Foreclosure is the legal procedure by which the lender in a mortgage arrangement takes possession of the property (normally a house) that secured the loan. This is done when the Peoria, Arizona debtor has repeatedly failed to make their payments. Foreclosure normally requires the house to be sold at an auction. Normally, banks want to rid themselves of the property as soon as they can, in order to gather as much money as possible.
In every state, including Arizona, borrowers have the option to go through foreclosure by judicial sale. This means that the auction will be supervised by a court, to make sure that the bank makes an effort to get as high a price as possible (to increase the chances that the whole balance will be covered, as well as the odds that there will be some money leftover for the debtor). In some states, original mortgages are "non-recourse loans," meaning that the lender may only recover ownership of the house in the event of default. If the house is now worth less than the balance of the mortgage, the lender has to take the loss. You should speak with a Peoria, Arizona Attorney to see if this state is one of them. However, it is almost always the case that this protection does not apply to loans that have been refinanced.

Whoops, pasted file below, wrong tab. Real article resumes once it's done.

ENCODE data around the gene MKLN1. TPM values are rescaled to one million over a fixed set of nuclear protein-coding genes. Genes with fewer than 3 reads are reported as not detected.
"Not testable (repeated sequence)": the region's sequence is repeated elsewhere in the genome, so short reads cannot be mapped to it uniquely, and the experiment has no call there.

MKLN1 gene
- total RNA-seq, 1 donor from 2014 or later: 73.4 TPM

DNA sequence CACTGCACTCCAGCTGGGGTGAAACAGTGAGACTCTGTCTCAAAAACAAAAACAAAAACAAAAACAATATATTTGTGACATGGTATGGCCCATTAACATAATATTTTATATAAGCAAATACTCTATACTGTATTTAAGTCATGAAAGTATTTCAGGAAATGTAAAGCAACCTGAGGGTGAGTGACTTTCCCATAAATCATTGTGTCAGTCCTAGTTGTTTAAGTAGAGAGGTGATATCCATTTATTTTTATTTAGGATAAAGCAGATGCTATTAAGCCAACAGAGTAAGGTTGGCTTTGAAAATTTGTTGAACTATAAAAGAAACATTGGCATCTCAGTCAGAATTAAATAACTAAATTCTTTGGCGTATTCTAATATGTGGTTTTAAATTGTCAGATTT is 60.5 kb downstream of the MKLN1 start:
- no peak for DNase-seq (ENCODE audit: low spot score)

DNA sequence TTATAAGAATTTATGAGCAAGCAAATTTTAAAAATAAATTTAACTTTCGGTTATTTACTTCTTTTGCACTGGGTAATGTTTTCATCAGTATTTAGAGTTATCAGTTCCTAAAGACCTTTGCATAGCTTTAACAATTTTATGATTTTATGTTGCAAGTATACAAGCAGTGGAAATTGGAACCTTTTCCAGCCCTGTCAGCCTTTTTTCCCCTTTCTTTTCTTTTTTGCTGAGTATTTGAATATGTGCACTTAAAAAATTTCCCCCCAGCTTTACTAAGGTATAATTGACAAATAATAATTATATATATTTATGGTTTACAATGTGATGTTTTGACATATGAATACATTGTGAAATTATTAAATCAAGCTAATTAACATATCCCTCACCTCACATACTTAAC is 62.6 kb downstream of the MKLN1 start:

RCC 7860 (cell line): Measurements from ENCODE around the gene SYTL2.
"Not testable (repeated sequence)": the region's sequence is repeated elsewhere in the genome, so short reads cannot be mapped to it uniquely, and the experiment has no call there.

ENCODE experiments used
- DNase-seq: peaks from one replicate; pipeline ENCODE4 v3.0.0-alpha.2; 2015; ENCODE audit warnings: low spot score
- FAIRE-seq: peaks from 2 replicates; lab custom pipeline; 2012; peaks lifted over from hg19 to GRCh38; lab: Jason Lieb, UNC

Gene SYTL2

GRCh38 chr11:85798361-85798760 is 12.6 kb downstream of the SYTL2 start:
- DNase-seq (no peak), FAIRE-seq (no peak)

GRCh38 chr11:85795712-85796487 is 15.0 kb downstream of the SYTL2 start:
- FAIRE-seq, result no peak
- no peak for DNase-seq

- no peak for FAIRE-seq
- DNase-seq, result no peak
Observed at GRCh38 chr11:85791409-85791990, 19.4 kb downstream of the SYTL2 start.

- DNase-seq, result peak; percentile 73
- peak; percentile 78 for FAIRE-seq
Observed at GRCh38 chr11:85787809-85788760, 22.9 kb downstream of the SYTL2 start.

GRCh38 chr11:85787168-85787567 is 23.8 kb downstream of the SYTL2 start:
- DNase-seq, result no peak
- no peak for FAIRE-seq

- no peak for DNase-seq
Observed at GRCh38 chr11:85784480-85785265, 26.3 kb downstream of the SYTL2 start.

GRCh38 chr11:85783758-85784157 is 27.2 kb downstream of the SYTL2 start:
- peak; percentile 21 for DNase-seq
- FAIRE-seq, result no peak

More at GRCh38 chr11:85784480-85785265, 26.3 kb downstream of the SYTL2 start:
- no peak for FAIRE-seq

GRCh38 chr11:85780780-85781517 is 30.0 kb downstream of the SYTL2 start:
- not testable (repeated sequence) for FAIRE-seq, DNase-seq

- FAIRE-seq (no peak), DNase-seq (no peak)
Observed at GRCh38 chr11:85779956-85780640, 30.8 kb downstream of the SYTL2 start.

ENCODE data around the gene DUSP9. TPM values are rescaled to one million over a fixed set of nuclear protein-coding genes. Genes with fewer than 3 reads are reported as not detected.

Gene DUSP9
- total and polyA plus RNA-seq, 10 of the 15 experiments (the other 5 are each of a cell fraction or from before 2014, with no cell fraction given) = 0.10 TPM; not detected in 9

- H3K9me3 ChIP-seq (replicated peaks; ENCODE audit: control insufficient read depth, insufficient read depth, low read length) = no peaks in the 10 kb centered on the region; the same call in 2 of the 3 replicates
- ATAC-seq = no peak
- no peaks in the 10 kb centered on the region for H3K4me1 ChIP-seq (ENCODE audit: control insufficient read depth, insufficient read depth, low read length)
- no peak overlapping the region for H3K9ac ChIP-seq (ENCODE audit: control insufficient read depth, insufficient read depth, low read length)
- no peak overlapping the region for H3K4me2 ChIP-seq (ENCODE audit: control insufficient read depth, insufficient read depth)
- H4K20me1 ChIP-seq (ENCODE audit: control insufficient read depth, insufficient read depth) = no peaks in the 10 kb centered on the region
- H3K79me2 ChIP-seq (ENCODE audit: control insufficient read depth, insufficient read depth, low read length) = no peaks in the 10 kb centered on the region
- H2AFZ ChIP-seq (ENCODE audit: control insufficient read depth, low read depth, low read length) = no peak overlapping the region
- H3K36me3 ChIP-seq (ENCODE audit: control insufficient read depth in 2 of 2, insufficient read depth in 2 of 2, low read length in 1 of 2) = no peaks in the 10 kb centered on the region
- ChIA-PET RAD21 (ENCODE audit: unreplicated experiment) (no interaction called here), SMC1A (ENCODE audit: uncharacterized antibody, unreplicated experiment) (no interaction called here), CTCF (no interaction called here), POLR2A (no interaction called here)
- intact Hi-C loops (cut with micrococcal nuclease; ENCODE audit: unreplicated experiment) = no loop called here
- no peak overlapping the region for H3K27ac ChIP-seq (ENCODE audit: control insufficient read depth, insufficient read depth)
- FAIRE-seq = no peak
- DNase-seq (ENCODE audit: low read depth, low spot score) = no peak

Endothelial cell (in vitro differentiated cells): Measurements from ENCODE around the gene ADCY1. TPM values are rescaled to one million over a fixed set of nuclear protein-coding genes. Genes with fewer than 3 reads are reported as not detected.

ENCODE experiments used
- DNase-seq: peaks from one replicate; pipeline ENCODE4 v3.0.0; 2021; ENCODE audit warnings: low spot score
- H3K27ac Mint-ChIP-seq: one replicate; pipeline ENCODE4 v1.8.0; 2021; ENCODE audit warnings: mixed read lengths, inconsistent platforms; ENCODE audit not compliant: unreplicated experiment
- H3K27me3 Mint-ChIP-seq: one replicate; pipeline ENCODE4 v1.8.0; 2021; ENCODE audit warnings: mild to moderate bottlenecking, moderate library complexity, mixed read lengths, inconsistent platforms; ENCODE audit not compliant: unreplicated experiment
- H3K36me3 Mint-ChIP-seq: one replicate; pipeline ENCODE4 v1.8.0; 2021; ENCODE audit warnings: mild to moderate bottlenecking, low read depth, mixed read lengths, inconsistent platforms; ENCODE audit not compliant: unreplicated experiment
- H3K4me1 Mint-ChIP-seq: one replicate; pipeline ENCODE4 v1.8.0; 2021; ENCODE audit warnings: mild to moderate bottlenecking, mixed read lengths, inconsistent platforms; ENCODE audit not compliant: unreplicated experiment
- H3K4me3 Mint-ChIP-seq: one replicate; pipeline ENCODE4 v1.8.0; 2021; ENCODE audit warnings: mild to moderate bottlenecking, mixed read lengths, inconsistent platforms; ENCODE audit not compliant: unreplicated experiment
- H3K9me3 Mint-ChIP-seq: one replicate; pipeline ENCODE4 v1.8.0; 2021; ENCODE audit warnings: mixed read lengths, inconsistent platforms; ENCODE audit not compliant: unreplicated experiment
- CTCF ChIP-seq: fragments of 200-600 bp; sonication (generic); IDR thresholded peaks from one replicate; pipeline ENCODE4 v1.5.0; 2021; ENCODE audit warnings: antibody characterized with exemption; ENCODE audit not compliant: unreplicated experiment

How Can I Avoid Foreclosure in Arizona?
First, and most importantly, you should not dismiss the issue. Failing to respond to foreclosure calls from your lender will not make an issue go away. You should stay in touch, and be straightforward with, your creditor as much as possible. It is essential to remember that banks don't really want to own homes in Peoria. In issuing a mortgage, they expect to make a profit through interest on the loan, and they'd prefer to continue collecting from you. Therefore, they're likely to make reasonable accommodations to your financial situation if it will allow you to keep paying them in the long run.
If you can't work anything out with your lender, or have become totally unable to make any mortgage payments, a "short sale" might be a good option. This allows you to sell your house for whatever price it can get, and hand the proceeds over to the lender. If the sale price is less than the balance of the loan, the rest of the debt may be forgiven. You may also consider a "short refinance" which allows a part of the debt to be forgiven, and lets you refinance the rest.
How Can A Peoria, Arizona Attorney Help?
If you think foreclosure is imminent, a good Peoria, Arizona Lawyer may be your best hope for staving it off. Even if keeping the house proves impossible, a good Attorney can minimize the financial effects.